She smiled real big and brought in other nurses so they could watch me chew my rst-ever piece of gum. When she brought me lunch, she told me I had to take out my chewing gum, but she said not to worry because I could have a new stick after eating. If I nished the pack, she would buy me another. That was the thing about the hospital. You never had to worry about running out of stuff like food or ice or even chewing gum.

I would have been happy staying in that hospital forever. When my family came to visit, their arguing and laughing and singing and shouting echoed through the quiet halls.

The nurses made shushing noises, and Mom and Dad and Lori and Brian lowered their voices for a few minutes, then they slowly grew loud again. Everyone always turned and stared at Dad. I couldnt gure out whether it was because he was so handsome or because he called people pardner and goomba and threw his head back when he laughed.

One day Dad leaned over my bed and asked if the nurses and doctors were treating me okay. If they were not, he said, he would kick some asses. I told Dad how nice and friendly everyone was. Well, of course they are, he said. They know youre Rex Wallss daughter.

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When Mom wanted to know what it was the doctors and nurses were doing that was so nice, I told her about the chewing gum. Ugh, she said. She disapproved of chewing gum, she went on. It was a disgusting low-class habit, and the nurse should have consulted her before encouraging me in such vulgar behavior.

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She said she was going to give that woman a piece of her mind, by golly. After all, Mom said,I am your mother, and I should have a say in how youre raised. Do you guys miss me? I asked my older sister, Lori, during one visit. Not really, she said. Too much has been happening. T he G lass C astle 13 Like what? Just the normal stuff. Lori may not miss you, honey bunch, but I sure do, Dad said.

You shouldnt be in this antiseptic joint. He sat down on my bed and started telling me the story about the time Lori got stung by a poisonous scorpion. Id heard it a dozen times, but I still liked the way Dad told it. Mom and Dad were out exploring in the desert when Lori, who was four, turned over a rock and the scorpion hiding under it stung her leg. She had gone into convulsions, and her body had become stiff and wet with sweat.

But Dad didnt trust hospitals, so he took her to a Navajo witch doctor who cut open the wound and put a dark brown paste on it and said some chants and pretty soon Lori was as good as new. Your mother should have taken you to that witch doctor the day you got burned, Dad said, not to these heads-up-theirasses med-school quacks. The next time they visited, Brians head was wrapped in a dirty white bandage with dried bloodstains.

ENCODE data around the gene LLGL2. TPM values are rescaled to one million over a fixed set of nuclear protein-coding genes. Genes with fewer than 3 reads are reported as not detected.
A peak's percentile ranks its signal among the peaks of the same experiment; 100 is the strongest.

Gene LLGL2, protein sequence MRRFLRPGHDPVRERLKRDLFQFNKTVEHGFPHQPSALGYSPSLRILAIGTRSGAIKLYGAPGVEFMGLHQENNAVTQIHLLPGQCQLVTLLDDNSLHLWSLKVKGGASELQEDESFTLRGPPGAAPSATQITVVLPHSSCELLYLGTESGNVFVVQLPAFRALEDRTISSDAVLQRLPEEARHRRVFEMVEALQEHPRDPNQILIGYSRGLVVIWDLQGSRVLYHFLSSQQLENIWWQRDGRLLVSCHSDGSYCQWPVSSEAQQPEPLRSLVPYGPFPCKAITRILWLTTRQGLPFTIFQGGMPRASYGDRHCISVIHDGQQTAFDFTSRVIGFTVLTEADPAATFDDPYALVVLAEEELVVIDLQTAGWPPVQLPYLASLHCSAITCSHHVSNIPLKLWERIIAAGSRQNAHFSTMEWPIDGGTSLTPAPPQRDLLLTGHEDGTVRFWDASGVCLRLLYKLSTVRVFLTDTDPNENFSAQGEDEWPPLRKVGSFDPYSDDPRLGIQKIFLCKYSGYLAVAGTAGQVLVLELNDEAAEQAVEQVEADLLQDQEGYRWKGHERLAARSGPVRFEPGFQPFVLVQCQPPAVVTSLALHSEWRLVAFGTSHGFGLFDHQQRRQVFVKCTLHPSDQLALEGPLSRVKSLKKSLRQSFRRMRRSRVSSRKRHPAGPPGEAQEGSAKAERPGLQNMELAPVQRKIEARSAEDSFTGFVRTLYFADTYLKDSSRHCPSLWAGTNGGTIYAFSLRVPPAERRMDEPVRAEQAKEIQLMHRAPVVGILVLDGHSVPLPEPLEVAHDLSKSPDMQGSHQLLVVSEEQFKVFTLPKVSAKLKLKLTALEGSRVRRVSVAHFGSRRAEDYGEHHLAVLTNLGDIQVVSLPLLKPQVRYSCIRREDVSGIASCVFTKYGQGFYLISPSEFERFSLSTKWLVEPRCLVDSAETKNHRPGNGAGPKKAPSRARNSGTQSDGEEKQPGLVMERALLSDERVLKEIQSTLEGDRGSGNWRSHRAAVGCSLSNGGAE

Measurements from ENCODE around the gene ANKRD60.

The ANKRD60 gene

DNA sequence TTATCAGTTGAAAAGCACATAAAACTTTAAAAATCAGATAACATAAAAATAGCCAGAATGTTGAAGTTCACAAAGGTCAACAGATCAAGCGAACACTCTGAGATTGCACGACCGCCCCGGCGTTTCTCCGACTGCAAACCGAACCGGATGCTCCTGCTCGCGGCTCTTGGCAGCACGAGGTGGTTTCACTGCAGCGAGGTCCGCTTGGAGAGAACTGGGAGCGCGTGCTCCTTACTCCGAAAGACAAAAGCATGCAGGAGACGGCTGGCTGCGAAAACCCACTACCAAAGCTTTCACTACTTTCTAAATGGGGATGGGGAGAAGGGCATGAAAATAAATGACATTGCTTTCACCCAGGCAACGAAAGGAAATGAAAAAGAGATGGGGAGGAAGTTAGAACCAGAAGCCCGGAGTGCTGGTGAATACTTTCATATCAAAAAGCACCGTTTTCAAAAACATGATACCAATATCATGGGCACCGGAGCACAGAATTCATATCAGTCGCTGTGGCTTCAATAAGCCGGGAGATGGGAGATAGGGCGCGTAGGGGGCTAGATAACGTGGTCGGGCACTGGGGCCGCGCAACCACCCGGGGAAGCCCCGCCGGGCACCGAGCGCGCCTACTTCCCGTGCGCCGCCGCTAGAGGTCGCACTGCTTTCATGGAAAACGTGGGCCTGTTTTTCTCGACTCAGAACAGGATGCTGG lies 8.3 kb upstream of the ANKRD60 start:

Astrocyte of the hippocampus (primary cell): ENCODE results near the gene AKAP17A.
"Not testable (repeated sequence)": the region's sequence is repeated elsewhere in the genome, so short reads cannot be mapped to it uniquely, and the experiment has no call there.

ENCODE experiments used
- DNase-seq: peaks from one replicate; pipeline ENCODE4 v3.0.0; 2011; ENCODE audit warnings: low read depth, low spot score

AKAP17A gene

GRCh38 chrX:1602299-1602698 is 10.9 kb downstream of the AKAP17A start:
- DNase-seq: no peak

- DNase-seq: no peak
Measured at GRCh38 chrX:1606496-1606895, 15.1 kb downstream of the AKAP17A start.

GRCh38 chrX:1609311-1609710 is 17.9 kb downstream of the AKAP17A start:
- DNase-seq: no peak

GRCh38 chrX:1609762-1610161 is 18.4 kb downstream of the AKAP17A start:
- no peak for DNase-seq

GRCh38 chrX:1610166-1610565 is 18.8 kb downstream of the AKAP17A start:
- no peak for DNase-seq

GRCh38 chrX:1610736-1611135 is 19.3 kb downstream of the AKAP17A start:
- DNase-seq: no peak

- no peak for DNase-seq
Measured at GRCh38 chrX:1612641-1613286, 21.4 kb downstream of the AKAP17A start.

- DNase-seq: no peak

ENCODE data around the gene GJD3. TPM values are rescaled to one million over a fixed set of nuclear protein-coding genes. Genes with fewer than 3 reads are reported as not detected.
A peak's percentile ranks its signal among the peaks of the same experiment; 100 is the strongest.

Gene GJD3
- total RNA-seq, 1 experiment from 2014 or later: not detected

Mom said he had fallen off the back of the couch and cracked his head open on the oor, but she and Dad had decided not to take him to the hospital. There was blood everywhere, Mom said, but one kid in the hospital at a time is enough. Besides, Dad said, Brians head is so hard, I think the oor took more damage than he did.

Brian thought that was hilarious and just laughed and laughed. Mom told me she had entered my name in a rafe at a fair, and Id won a helicopter ride. I was thrilled. I had never been in a helicopter or a plane. When do I get to go on the ride? I asked. Oh, we already did that, Mom said.

It was fun. Then Dad got into an argument with the doctor. It started because Dad thought I shouldnt be wearing bandages. Burns need to breathe, he told the doctor. The doctor said bandages were necessary to prevent infection.

Dad stared at the doctor. To hell with infection, he said. He told the doctor that I was going to be scarred for life because of him, but, by God, I wasnt the only one who was going to walk out of there scarred. Before anything could happen, a guard in a uniform appeared and told Mom and Dad and Lori and Brian that they would have to leave. Afterward, a nurse asked me if I was okay. Of course, I said. I told her I didnt care if I had some silly old scar.

That was good, she said, because from the look of it, I had other things to worry about. A few days later, when I had been at the hospital for about six weeks, Dad appeared alone in the doorway of my room. He told me we were going to check out, Rex Wallsstyle. Are you sure this is okay? You just trust your old man, Dad said. He unhooked my right arm from the sling over my head. As he held me close, I breathed in his familiar smell of Vitalis, whiskey, and cigarette smoke.

It reminded me of home. Dad hurried down the hall with me in his arms. A nurse yelled for us to stop, but Dad broke into a run.

He pushed open an emergency-exit door and sprinted down the stairs and out to the street. Our car, a beat-up Plymouth we called the Blue Goose, was parked around the corner, the engine idling. Mom was up front, Lori and Brian in the back with Juju.

Dad slid me across the seat next to Mom and took the wheel. You dont have to worry anymore, baby, Dad said. Youre safe now. Copyright by Jeannette Walls All rights reserved, including the right of reproduction in whole or in part in any form.

The glass castle: Walls, Jeannette. Children of alcoholicsUnited StatesBiography. Children of alcoholicsWest VirginiaBiography. Problem familiesUnited StatesCase studies. Problem familiesWest VirginiaWelchCase studies.

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PoorWest VirginiaWelchBiography. W35 The Glass Castle: Jeannette Walls grew up with parents whose ideals and stubborn nonconformity were both their curse and their salvation. Rex was a charismatic, brilliant man who, when sober, captured his children's imagination, teaching them physics, geology, and above all, how to embrace life fearlessly.

Rose Mary, who painted and wrote and couldn't stand the responsibility of providing for her family, called herself an "excitement addict.

As the dysfunction of the family escalated, Jeannette and her brother and sisters had to fend for themselves, supporting one another as they weathered their parents' betrayals and, finally, found the resources and will to leave home.